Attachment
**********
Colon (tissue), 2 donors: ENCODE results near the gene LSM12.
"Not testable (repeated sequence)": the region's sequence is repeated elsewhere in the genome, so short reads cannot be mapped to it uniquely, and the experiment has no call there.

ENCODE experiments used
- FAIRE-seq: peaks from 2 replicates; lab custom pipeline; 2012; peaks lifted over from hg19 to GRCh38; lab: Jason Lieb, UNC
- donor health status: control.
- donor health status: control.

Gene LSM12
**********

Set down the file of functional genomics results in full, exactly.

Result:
Colon (tissue), 2 donors: ENCODE results near the gene LSM12.
"Not testable (repeated sequence)": the region's sequence is repeated elsewhere in the genome, so short reads cannot be mapped to it uniquely, and the experiment has no call there.

ENCODE experiments used
- FAIRE-seq: peaks from 2 replicates; lab custom pipeline; 2012; peaks lifted over from hg19 to GRCh38; lab: Jason Lieb, UNC
- donor health status: control.
- donor health status: control.

Gene LSM12